Last month, I gave up my room in an apartment I’d shared with a roommate for the past three years, said goodbye to the city I’d lived in since I was 26, and hauled my stuff to a storage locker about a mile down the road from where I am now.

It was my sixth move in the past nine years.

While some women my age want to step out of the box, I want to step into one and stay there.

I’m so fucking tired of moving!

I crave stability. I want to plant roots and watch them grow. And, I want to do it on the East Coast because:

  1. It’s more affordable than Ontario
  2. It’s friendlier than Ontario, and
  3. Every time I go there my skin clears up and my hair looks great (and if that’s not a legit reason, I don’t know what is).

In 2019, I spent two days in Charlottetown, PEI, and unlike anywhere I’d visited in New Brunswick, Nova Scotia, and Newfoundland, it felt like home. So now, with my sister and husband returning to their one-bedroom in May, I have two months to figure out how to get there.

No where to go but up!

Which brings me to my perhaps most pressing current challenge.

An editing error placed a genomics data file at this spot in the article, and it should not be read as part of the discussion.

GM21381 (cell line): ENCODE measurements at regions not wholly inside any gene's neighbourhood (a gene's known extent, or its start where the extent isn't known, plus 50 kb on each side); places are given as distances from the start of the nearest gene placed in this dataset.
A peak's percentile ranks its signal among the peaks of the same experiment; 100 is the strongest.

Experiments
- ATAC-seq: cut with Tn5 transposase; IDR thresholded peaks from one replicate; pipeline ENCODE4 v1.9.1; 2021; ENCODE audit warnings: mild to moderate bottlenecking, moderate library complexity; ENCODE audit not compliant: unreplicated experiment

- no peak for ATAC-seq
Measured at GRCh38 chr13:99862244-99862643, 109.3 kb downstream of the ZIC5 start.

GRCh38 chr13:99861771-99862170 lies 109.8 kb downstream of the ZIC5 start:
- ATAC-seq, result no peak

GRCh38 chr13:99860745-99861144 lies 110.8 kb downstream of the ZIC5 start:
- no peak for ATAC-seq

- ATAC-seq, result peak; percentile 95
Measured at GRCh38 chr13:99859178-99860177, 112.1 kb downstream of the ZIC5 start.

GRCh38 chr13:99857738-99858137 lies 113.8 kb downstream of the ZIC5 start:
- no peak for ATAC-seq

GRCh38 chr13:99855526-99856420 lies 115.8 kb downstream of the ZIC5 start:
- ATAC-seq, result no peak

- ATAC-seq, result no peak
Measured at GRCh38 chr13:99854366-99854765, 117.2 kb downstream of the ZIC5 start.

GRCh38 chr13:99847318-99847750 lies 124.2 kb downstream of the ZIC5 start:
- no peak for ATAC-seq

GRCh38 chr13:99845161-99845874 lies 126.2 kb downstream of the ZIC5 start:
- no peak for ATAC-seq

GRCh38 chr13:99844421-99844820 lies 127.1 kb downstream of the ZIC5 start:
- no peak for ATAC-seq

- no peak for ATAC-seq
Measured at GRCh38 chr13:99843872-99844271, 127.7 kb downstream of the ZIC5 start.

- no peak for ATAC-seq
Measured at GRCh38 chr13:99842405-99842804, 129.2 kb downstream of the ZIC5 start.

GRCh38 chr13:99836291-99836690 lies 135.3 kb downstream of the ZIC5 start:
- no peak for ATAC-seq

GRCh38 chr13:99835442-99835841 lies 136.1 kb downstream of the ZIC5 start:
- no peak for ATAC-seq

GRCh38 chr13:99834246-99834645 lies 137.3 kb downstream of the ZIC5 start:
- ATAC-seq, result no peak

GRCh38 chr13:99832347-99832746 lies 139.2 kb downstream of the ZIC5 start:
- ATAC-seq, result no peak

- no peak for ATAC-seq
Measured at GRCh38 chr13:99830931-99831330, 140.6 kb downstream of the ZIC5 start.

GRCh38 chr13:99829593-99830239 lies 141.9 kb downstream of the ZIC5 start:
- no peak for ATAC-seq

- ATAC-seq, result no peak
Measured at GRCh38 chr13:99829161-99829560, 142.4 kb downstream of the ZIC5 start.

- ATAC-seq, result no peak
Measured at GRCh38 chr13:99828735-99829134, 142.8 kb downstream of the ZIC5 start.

Two years ago, I took a lay-off from a great paying job with the government to start my own business. After a few pivots, I’ve honed in on helping heart-centered life coaches, healers, and transformational consultants with their communications, messaging, and visibility.

The learning curve has been steep. The income? Not so much (yet).

Last year, my business made $22,000 (which although not a living wage, is something I’m really fucking proud of nonetheless). I’ve been living on savings but they won’t last forever.

I’m 51. If I want to retire comfortably at 70, I need to make six figures or more and keep earning that for at least 15 years.

I have to ramp up and I have to do it fast. I may also have to find, ugh, another job.

Nowhere to go but up!

So yep. I’m starting over in a lot of places. And as I do this, I’m taking ownership of where I am, examining my patterns, and working hard on changing my limiting beliefs.

And occasionally, I’m screaming in the car.  

But I’m brave, and I’ve learned a thing or two in my 51 years. This is my chance to apply those things.  

That’s what this blog is about:

It’s about the climb and what I learn going up that mountain. It’s about the successes, the setbacks, and the raw, honest, authentic, sometimes funny, sometimes sad, sometimes meh, play-by-play of how I’m reinventing my life.

And how, at 51, I am finally coming home – to me.

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  1. You have tons going for you… life is a journey not a destination and I can’t wait to read more about what’s next in yours.

  2. As usual I’m impressed with your honesty, sweetheart!! Carry on and dream big. You WILL go up I’m sure! I’m rooting for you!!!

  3. You sure are a great writer June! This post had me wanting more. Excited for your journey ~ onwards and upwards.